The Bourbon Process
Start With Sweet, Sweet Water
Much has been said about Central Kentucky's water. It's famous for making fast horses, pretty women and good bourbon. (We've also heard it as:, pretty horses... but the good bourbon never changes.) Because we're sitting on top of a limestone shelf, our water has a natural filter. This creates an iron-free, calcium-rich water that's perfect for making bourbon. Perhaps that's why 98% of all bourbon distilleries are located here.
The Secret Is Yeast
Our jug yeast is a closely guarded family secret. It's the same strain of yeast we've used in our bourbon-making process since prohibition ended. It's more than 75 years old—and it ensures the same Jim Beam® bourbon consistency in every bottle. So the bottle of Beam® in your granddad's hand in that picture from his fishing trip in 1953? Same DNA as the bottle you can buy right now just about anywhere in the world. Our yeast is so important to us that Jim Beam used to take some of it home with him on the weekends, a tradition that continues today with Jim Beam's great-grandson and seventh generation Beam family distiller, Fred Noe. We put the jug yeast in a tank and feed it a hearty diet of ground up grains to create "dona yeast." We use this yeast in the fermentation process once we've cooked our mash.
Mix, Mash & Cook
Hammer mills grind our "mash spill"our top-secret mix of corn, rye and barley malt. Milling breaks it down for easier cooking.
The mash spill feeds into a 10,000-gallon mash cooker. Here we add some of that pure limestone-filtered Kentucky water, along with some "set back"—25% of the old mash from the last distillation. This is the "sour mash" part of our bourbon-making process—ensuring the same Jim Beam® Bourbon from batch to batch.
Fermenting Cooked Mash
From the cooker, the mash heads to the fermenter. We cool the mash down to 60-70°F and add our 75-year-old yeast strain to the mix.
And the yeast eats. And eats and eats and eats, feeding on sugars in the mash, heating the fermenter as it eats and multiplying as it goes. The upshot of all this activity? Carbon dioxide and more importantly for us, alcohol.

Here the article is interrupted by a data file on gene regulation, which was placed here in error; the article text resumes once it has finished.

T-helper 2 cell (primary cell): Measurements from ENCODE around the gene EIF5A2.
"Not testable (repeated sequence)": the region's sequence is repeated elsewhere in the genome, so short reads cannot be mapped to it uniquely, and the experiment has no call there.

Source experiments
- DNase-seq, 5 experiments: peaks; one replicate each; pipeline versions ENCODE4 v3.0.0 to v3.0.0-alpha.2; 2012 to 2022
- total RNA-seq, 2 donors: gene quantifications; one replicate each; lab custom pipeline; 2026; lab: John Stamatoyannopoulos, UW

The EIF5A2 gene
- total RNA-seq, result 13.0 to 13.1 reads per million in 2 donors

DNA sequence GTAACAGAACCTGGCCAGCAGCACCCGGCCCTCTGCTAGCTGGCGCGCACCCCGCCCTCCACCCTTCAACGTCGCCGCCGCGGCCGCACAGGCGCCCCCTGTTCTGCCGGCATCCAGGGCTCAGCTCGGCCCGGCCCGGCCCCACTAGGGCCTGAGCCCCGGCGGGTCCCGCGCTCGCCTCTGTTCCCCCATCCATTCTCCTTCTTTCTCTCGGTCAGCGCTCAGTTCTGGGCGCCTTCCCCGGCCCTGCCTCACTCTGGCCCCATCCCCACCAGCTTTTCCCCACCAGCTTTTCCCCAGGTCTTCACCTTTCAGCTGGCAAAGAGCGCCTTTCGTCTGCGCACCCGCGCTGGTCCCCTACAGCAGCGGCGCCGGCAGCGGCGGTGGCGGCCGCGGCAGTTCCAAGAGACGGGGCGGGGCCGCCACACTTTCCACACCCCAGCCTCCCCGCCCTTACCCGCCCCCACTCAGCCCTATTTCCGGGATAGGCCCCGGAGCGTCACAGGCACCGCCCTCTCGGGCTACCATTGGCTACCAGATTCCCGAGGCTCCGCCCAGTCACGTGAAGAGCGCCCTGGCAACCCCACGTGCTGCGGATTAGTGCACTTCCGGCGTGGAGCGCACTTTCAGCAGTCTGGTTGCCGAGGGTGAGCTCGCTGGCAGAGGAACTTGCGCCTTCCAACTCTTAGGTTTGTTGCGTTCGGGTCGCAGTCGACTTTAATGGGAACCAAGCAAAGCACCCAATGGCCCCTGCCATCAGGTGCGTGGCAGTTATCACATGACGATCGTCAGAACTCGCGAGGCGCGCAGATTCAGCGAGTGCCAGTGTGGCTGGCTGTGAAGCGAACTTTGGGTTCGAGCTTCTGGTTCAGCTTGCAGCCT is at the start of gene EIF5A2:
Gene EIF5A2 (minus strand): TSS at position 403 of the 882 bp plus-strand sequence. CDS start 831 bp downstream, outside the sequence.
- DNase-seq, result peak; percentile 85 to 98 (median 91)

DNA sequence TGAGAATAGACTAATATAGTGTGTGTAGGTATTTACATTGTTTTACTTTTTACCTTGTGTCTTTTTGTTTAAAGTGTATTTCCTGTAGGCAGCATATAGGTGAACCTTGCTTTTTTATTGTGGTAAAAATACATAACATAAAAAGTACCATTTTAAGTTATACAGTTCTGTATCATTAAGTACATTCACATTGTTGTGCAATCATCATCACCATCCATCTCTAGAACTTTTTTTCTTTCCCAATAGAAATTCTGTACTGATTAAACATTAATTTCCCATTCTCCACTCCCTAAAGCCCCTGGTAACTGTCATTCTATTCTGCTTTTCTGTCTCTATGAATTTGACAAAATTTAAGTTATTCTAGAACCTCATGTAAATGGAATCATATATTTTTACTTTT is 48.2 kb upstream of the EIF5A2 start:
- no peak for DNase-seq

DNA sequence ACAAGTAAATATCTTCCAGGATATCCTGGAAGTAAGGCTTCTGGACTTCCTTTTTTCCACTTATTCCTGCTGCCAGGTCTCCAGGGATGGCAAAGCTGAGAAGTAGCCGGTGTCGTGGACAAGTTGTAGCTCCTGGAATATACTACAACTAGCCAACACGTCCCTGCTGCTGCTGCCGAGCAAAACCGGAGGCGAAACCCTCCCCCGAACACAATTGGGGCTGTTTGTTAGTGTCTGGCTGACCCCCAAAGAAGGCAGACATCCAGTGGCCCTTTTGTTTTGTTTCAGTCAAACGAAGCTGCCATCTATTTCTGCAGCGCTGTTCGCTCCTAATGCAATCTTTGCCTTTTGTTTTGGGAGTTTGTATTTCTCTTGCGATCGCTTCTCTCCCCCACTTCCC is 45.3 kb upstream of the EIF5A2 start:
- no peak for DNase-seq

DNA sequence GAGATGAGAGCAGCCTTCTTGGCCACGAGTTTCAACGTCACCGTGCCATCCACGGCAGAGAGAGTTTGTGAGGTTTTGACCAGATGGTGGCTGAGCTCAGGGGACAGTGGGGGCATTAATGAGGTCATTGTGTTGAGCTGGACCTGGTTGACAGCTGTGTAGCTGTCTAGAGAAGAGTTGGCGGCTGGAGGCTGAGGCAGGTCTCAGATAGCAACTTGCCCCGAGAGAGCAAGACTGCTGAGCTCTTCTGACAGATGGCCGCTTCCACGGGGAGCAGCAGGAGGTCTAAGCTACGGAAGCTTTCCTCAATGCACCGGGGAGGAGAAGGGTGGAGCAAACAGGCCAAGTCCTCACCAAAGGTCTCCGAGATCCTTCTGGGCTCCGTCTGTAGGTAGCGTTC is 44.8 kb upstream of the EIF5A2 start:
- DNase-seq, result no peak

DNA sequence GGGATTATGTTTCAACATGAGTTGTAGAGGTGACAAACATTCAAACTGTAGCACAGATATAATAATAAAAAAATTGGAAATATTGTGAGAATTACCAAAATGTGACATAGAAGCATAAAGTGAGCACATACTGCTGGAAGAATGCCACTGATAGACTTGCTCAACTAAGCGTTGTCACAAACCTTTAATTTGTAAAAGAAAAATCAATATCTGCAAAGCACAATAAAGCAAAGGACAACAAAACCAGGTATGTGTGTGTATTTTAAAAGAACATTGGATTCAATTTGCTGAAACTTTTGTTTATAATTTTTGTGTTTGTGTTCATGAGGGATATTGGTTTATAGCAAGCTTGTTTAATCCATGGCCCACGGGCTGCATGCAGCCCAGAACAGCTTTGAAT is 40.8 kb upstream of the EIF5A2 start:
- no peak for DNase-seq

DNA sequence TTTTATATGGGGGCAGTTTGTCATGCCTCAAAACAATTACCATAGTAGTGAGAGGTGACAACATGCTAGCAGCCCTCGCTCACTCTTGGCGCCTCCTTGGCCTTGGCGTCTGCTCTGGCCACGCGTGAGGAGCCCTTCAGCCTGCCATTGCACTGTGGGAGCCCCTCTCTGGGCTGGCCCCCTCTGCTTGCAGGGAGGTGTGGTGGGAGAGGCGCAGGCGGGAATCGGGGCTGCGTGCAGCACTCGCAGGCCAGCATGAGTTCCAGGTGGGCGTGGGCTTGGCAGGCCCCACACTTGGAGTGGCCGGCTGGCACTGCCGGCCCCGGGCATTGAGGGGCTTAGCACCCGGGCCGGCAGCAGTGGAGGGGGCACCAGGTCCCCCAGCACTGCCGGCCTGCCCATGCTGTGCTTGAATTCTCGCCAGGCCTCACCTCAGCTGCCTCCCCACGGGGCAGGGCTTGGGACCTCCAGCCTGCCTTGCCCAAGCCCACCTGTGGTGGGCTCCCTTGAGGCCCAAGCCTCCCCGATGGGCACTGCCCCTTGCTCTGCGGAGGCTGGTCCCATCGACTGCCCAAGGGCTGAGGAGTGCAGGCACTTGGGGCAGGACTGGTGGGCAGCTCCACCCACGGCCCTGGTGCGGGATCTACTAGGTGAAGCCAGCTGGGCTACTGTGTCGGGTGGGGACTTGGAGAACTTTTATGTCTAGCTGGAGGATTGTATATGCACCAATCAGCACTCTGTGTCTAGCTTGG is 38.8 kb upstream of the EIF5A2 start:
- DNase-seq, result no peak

This transforms the mash into "distiller's beer." Because it looks, smells and tastes like a rich, light beer.
Distilled Twice. So Nice.
The beer travels into our 35-foot-tall column still. We heat it to about 205°F, which is hot enough that the alcohol turns into a vapor that rises up the still, but not so hot that the beer boils. As the vapor cools and falls, it turns back into a liquid. This "low wine" is 125 proof (62.5% alcohol) of strong-willed goodness.
From the column still, the low wine flows into the doubler for a second distillation in our pot still. It gets heated and condenses into "high wine"at a paint-peeling 135 proof (67.5% alcohol).
Barreling And Aging
After distilling the bourbon, we tap the high wine into brand new charred American oak barrels. We like our barrels to have what we call "alligator char"—that is, they're fired enough that the insides take on the scaly, bumpy look of a gator's skin. Each barrel holds about 53 gallons (more than 500 pounds) of what will be the the world's finest bourbon.
The loaded barrels are rolled to rest in one of our airy hilltop rackhouses. As the seasons change, Kentucky's climate expands and contracts the barrel wood, allowing bourbon to seep into the barrel. And the caramelized sugars from the gator-charred oak flavor and color the bourbon. Throughout the bourbon making process, a fair portion of the 53 gallons of bourbon escapes the barrel through evaporation or stays trapped in the wood of the barrel. We call this the "angel's share" or "Booker's share."
Jim Beam® bourbon ages for at least four years—twice as long as the U.S. government requires. And, over time, this aging produces a mellow, smooth bourbon flavor. The world's finest. Meant to be savored—sipped, mixed, enjoyed—by bourbon enthusiasts all over the world.